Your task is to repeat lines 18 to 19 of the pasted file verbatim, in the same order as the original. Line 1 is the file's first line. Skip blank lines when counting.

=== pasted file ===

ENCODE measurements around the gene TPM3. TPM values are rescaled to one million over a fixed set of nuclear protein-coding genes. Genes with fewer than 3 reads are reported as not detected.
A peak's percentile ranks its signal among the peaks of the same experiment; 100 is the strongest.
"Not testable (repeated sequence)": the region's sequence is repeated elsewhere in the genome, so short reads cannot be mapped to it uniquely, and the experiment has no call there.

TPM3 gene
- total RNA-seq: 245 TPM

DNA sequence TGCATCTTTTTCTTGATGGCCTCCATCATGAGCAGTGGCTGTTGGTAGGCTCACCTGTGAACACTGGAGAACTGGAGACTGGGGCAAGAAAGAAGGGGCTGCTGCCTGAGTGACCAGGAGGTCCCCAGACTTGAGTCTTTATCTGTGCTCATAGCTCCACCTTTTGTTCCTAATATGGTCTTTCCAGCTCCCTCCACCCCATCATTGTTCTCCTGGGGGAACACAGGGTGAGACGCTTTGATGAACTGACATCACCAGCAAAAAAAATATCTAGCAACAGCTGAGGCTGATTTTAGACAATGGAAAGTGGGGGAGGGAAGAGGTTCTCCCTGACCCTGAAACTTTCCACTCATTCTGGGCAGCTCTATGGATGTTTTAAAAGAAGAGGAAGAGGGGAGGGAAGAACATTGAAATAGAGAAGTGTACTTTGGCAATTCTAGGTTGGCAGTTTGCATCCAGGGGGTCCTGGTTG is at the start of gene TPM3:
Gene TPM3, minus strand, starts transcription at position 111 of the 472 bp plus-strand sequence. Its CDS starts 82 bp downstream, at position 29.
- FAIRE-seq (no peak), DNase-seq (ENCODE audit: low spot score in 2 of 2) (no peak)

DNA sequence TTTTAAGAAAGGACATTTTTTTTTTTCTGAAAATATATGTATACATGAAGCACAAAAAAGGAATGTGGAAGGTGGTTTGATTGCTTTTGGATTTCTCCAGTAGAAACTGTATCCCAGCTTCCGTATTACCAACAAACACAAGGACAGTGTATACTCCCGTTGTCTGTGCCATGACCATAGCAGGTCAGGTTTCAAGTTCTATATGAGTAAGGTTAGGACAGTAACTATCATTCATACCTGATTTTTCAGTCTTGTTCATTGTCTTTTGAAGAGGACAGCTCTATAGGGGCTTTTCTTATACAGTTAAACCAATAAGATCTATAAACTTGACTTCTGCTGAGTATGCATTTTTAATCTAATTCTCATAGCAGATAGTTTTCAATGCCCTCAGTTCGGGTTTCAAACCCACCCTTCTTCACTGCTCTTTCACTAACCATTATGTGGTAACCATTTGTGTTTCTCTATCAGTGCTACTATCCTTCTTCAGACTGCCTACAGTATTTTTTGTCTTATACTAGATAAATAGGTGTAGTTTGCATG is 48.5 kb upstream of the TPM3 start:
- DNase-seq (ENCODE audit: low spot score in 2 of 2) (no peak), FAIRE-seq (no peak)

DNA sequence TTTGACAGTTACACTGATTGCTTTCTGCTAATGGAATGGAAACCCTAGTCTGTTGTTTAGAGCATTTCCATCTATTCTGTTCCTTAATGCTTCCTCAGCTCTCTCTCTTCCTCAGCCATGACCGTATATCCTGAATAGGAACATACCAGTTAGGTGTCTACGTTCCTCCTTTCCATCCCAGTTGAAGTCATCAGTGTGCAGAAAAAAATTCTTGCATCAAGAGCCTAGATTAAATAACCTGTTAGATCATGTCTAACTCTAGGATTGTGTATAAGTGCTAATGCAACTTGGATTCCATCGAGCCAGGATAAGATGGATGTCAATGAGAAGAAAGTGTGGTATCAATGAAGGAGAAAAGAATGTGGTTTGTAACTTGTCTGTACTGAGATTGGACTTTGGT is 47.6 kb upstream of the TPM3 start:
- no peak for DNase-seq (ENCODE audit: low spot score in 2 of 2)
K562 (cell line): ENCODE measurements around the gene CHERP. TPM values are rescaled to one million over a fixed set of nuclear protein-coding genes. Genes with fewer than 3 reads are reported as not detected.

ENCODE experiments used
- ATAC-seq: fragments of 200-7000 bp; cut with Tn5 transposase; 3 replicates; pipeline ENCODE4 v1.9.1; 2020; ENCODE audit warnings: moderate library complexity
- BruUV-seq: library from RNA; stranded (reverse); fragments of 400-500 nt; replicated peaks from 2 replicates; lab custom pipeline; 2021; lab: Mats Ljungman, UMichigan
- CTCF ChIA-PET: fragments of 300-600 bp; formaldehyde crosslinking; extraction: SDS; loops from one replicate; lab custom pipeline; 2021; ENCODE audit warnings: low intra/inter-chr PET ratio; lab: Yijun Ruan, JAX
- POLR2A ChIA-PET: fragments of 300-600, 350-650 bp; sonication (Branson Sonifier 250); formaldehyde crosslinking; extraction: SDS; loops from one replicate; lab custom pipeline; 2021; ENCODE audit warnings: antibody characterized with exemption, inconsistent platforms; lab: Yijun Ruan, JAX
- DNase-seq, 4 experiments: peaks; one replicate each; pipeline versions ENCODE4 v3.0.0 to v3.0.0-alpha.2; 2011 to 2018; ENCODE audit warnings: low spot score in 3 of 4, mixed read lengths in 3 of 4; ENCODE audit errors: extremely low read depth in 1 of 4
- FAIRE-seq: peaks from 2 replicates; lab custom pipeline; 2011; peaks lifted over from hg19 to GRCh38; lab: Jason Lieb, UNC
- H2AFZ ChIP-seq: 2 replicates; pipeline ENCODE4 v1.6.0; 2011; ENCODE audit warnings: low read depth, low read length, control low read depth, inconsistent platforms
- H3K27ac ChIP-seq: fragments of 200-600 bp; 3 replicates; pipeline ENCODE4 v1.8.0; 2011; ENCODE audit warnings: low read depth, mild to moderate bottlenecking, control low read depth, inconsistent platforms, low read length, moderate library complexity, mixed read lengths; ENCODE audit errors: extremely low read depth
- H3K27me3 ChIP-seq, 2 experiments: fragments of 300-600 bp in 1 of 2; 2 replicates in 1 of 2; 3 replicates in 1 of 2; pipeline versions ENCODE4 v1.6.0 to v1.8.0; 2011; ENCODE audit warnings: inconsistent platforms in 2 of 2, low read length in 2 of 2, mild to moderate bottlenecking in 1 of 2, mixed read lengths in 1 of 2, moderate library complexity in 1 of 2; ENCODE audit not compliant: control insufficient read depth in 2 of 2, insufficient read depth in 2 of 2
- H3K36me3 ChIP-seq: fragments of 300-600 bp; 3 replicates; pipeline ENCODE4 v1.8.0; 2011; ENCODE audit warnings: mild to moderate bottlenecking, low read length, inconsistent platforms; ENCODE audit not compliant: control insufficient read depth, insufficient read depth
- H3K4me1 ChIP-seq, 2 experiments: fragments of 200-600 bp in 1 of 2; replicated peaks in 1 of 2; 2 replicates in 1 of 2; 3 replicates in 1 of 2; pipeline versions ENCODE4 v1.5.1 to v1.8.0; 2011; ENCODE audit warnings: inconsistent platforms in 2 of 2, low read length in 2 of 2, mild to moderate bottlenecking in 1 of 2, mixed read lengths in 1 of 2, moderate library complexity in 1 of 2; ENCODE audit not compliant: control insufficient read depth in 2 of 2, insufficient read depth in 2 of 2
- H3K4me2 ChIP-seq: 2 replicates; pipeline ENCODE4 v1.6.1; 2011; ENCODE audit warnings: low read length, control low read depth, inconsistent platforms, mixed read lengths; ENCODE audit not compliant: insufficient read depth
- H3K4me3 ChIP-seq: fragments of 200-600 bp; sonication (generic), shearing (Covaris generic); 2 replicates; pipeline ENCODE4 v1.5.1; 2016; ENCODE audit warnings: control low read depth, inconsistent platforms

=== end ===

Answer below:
- POLR2A ChIA-PET: fragments of 300-600, 350-650 bp; sonication (Branson Sonifier 250); formaldehyde crosslinking; extraction: SDS; loops from one replicate; lab custom pipeline; 2021; ENCODE audit warnings: antibody characterized with exemption, inconsistent platforms; lab: Yijun Ruan, JAX
- DNase-seq, 4 experiments: peaks; one replicate each; pipeline versions ENCODE4 v3.0.0 to v3.0.0-alpha.2; 2011 to 2018; ENCODE audit warnings: low spot score in 3 of 4, mixed read lengths in 3 of 4; ENCODE audit errors: extremely low read depth in 1 of 4